BR: Yeah, and I think it breeds—it certainly breeds the possibility of a “should.” Because then there’s that question of, like: “you want to give away your fanwork, what’s wrong with you? Do you think you’re a not good enough writer?” Or “do you think you’re not a good enough artist?” Or, this is something I think I’ve said to you guys before, which is I think the mainstream media gets really confused by the idea that someone might not want to make money from something.

FK: Yeah.

ELM: As a representative of the mainstream media, I can say that is correct.

FK: [laughs] As a representative, by the way, what’s funny is that as a representative of the entertainment industry—

ELM: These are our camps!

FK: Ah—

ELM: Where we’re coming from.

FK: I think that people perfectly well understand it, because people understand that certain things aren’t salable, you know? I think that like, you know, for instance my One Direction fanfic is ultimately about a, like, happy threesome, and that is never going to happen—

ELM: Wait, spoiler! There’s going to be a threesome?! [Betsy just laughs]

FK: It’s literally, it’s in the intro! It’s in the fucking—

ELM: I haven’t read it yet, Flourish!

FK: It’s in the summary of the fic!

ELM: You only started writing it like four days ago!


ELM: Oh my—

BR: Oh my goodness, what are you doing with your time?! [Flourish laughs hysterically]

ELM: Yeah, you know what, so I was like “Flourish, where are the show notes?” And she was like, “UM….”

FK:  [wailing] I fell into a Harry Styles pit!

ELM: She’s like, “I wrote a new chapter!” I was like “that is not correct!”

FK: [through hysterical laughter] I fell into a pit of Harry Styles’ hair! Nothing but his hair! Just his hair!

BR: It keeps getting longer!

FK: I know!

ELM: That’s what I’m concerned about!

FK: It’s like its own little animal!

ELM: It’s too long.

FK: No, the man bun! You have to love the man bun! Anyway. [just can’t stop laughing]


FK: It’s been so good to have you on the show, Betsy!

BR: It’s been so good to be here, Flourish!

ELM: Thank you so much for coming on, and we hope to have you on again.

BR: You’re very welcome, and I hope so too!

[Musical interlude: “Urbana-Metronica (wooh-yeah mix)” by spinningmerkaba, featuring Morusque, Jeris, CSoul, and Alex Beroza]

ELM: All right! We are very excited to welcome a second lawyer to the podcast, Heidi Tandy!

FK: Yay, Heidi!

ELM: Heidi, thank you so much for joining us!

Heidi Tandy: Thank you so much for having me here! I’m just back from DragonCon where I spent a couple days talking about fan law and IP, copyright, fair use, contracts, why you shouldn’t ask people who are reviewing your books to say, to lie about whether they got them for free, [general laughter] all sorts of other things that are now totally falling under this legal area called “fan law” where there’s just an intersection of so many different issues—that are not new, but that definitely are being understood in different ways by the mainstream media, by people who are creating fanworks, and by The Powers That Be, who are finally realizing that, no, they really can’t overreach when it comes to claiming copyright rights that they don’t have and trademark rights that they’re not allowed to establish.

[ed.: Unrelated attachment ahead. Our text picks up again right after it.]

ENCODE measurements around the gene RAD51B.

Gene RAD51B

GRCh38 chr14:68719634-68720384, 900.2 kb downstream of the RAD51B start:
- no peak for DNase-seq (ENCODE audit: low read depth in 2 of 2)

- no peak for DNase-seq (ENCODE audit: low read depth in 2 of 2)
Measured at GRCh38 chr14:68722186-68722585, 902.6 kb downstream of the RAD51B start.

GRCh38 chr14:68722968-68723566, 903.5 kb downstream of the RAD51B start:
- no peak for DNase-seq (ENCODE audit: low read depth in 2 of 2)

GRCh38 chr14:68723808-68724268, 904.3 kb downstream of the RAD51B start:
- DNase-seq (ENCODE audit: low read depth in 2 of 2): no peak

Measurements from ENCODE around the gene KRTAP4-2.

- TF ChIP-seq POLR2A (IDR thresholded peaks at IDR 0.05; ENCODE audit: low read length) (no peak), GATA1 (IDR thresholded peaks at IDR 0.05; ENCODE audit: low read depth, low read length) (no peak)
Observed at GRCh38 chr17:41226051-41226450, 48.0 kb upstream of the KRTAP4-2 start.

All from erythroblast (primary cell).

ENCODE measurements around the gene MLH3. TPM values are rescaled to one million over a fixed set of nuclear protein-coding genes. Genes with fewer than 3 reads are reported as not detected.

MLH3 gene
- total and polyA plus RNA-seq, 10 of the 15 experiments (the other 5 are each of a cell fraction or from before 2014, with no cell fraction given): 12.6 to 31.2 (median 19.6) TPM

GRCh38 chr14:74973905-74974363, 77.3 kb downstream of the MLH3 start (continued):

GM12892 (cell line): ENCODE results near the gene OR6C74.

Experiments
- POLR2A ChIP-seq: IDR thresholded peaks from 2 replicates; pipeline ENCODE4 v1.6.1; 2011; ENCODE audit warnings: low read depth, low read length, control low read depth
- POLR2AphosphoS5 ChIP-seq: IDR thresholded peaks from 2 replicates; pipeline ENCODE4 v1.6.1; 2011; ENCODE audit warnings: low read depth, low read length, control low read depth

ELM: So, let’s take a step back. I think it’d be helpful for our listeners to know just briefly who you are. I know you’re a lawyer, but you’re a fan lawyer too, or just a fan… all three, all three!

HT: Well, I was a fangirl before I was a lawyer, but I was a lawyer before I was a fandom lawyer.


FK: Fair enough.

HT: Going back a really long time, I was involved sort of peripherally on Usenet and America Online in fandoms for the band Crowded House, for the TV show Melrose Place, but by the late 90s I was very active in a mailing list for the TV show Friends and I then sort of via that list and friends over there I discovered the Harry Potter books and came into the fandom literally the day that [Harry Potter and the] Goblet of Fire came—well, I guess technically the day before Goblet of Fire came out. That was basically the same time that I met Flourish over the couple of months following that because she was an “oldbie” in the Harry Potter fandom!

There were legal issues going on. So there were a number of mostly teenagers, some twenty-somethings, who’d registered domain names that included words from the Harry Potter series. Warner Brothers was very early on very irked about that, because they felt that to preserve and protect their trademark rights they also had to block non-commercial, non-trademark nominative and descriptive uses of their trademarks. “Nominative and descriptive” means that you’re not using something as a trademark, you’re not using something as a brand, you’re using it to describe what you’re talking about. You’re using it to let people know that they can talk about Harry Potter or Hufflepuff or Slytherin or crumple-horned snorkacks…

FK: [giggles] Those didn’t even exist yet in canon at that point, Heidi!

HT: Oh, okay—

FK: Let’s keep it, let’s keep it real here.

HT: No, but they did in 2001 because they were mentioned in Fantastic Beasts and Where To Find Them!

FK: But Goblet of Fire came out before Fantastic Beasts.

HT: It did, but there was only about nine months.

FK: ANYway.

ELM: Harry Potter fight, Harry Potter fight!

FK: Harry Potter fight!